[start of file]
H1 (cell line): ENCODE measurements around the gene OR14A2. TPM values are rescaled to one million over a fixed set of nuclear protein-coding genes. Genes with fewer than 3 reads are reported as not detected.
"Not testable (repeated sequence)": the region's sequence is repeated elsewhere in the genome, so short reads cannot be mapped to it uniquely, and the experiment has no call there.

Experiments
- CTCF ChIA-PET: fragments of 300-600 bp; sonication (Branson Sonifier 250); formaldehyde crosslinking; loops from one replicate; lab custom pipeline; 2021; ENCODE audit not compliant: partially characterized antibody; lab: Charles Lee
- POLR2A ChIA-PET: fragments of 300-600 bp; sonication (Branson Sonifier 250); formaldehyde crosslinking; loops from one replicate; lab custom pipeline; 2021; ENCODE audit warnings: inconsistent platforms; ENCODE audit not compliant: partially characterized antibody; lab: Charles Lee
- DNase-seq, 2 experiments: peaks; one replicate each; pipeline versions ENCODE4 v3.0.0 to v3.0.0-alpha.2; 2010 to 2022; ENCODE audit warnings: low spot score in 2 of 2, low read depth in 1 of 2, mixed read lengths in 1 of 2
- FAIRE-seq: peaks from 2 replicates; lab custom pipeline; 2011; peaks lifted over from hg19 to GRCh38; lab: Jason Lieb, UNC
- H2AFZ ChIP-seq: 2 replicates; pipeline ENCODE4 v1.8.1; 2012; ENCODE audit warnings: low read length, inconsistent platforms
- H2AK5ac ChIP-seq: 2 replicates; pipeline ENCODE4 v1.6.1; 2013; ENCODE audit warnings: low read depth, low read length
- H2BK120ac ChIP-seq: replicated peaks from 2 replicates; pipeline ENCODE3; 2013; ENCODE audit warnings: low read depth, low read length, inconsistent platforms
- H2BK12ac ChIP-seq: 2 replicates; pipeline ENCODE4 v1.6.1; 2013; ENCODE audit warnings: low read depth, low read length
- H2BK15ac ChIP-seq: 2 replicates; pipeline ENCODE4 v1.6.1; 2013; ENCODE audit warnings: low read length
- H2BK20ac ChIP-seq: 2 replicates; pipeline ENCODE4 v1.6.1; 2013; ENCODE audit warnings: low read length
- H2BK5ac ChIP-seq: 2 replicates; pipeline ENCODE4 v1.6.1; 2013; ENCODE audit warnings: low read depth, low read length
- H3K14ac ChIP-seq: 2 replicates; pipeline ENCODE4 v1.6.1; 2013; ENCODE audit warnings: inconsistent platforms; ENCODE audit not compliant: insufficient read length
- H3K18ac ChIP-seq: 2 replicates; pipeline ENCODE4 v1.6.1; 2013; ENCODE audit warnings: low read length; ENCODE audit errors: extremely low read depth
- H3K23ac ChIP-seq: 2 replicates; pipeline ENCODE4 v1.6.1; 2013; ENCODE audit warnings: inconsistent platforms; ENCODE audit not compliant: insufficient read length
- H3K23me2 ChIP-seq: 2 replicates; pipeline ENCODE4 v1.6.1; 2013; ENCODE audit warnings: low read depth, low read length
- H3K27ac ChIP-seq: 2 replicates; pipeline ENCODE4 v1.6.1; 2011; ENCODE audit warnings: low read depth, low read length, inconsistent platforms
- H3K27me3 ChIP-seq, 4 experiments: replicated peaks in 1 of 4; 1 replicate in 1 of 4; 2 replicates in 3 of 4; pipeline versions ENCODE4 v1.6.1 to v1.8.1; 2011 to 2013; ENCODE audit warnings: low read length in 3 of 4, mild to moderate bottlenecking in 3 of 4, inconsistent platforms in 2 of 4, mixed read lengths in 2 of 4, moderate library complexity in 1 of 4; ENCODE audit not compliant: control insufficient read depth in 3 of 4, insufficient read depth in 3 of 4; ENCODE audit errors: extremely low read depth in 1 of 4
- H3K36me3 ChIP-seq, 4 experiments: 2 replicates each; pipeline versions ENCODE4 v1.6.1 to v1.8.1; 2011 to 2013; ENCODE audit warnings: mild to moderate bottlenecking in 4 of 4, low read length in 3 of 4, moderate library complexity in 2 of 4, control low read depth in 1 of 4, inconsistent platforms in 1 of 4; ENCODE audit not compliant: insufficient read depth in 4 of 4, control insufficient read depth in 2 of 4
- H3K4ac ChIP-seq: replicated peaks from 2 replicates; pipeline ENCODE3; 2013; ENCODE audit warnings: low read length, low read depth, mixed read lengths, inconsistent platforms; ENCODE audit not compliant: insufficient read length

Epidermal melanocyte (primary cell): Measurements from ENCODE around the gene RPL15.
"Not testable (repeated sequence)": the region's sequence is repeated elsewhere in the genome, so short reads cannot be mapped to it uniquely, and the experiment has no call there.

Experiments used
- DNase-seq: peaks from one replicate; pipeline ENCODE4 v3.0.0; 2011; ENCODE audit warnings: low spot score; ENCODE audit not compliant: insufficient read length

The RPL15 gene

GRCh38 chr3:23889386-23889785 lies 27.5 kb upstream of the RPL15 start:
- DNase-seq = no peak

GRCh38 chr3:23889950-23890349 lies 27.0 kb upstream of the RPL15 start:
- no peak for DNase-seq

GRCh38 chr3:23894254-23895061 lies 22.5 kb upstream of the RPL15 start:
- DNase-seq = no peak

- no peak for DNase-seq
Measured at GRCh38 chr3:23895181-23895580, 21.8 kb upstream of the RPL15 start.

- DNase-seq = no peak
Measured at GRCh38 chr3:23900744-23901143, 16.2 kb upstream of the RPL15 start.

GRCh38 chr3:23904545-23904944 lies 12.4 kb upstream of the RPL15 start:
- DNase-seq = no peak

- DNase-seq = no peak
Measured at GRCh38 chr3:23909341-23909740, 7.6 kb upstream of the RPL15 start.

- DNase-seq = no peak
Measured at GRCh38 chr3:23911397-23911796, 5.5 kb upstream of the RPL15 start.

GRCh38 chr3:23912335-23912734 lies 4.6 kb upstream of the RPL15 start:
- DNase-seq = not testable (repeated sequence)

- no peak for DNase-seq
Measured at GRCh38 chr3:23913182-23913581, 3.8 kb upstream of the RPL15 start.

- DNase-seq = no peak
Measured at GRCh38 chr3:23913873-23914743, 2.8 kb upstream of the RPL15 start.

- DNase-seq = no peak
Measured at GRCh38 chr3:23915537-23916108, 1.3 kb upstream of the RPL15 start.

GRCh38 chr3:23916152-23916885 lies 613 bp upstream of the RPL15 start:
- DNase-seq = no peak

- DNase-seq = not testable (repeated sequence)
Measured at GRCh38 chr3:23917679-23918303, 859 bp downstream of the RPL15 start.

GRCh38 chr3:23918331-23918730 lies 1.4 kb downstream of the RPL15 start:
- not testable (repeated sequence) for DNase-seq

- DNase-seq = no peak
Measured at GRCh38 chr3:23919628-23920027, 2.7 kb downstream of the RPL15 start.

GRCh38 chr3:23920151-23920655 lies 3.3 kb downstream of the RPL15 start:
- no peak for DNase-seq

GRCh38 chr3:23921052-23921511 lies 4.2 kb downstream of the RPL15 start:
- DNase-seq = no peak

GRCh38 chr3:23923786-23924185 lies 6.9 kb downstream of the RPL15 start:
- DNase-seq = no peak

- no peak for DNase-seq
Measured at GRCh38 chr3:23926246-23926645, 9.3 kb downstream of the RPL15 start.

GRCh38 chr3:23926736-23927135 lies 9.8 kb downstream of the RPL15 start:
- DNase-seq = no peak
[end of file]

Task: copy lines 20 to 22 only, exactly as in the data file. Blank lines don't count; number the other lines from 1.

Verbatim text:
- H3K27me3 ChIP-seq, 4 experiments: replicated peaks in 1 of 4; 1 replicate in 1 of 4; 2 replicates in 3 of 4; pipeline versions ENCODE4 v1.6.1 to v1.8.1; 2011 to 2013; ENCODE audit warnings: low read length in 3 of 4, mild to moderate bottlenecking in 3 of 4, inconsistent platforms in 2 of 4, mixed read lengths in 2 of 4, moderate library complexity in 1 of 4; ENCODE audit not compliant: control insufficient read depth in 3 of 4, insufficient read depth in 3 of 4; ENCODE audit errors: extremely low read depth in 1 of 4
- H3K36me3 ChIP-seq, 4 experiments: 2 replicates each; pipeline versions ENCODE4 v1.6.1 to v1.8.1; 2011 to 2013; ENCODE audit warnings: mild to moderate bottlenecking in 4 of 4, low read length in 3 of 4, moderate library complexity in 2 of 4, control low read depth in 1 of 4, inconsistent platforms in 1 of 4; ENCODE audit not compliant: insufficient read depth in 4 of 4, control insufficient read depth in 2 of 4
- H3K4ac ChIP-seq: replicated peaks from 2 replicates; pipeline ENCODE3; 2013; ENCODE audit warnings: low read length, low read depth, mixed read lengths, inconsistent platforms; ENCODE audit not compliant: insufficient read length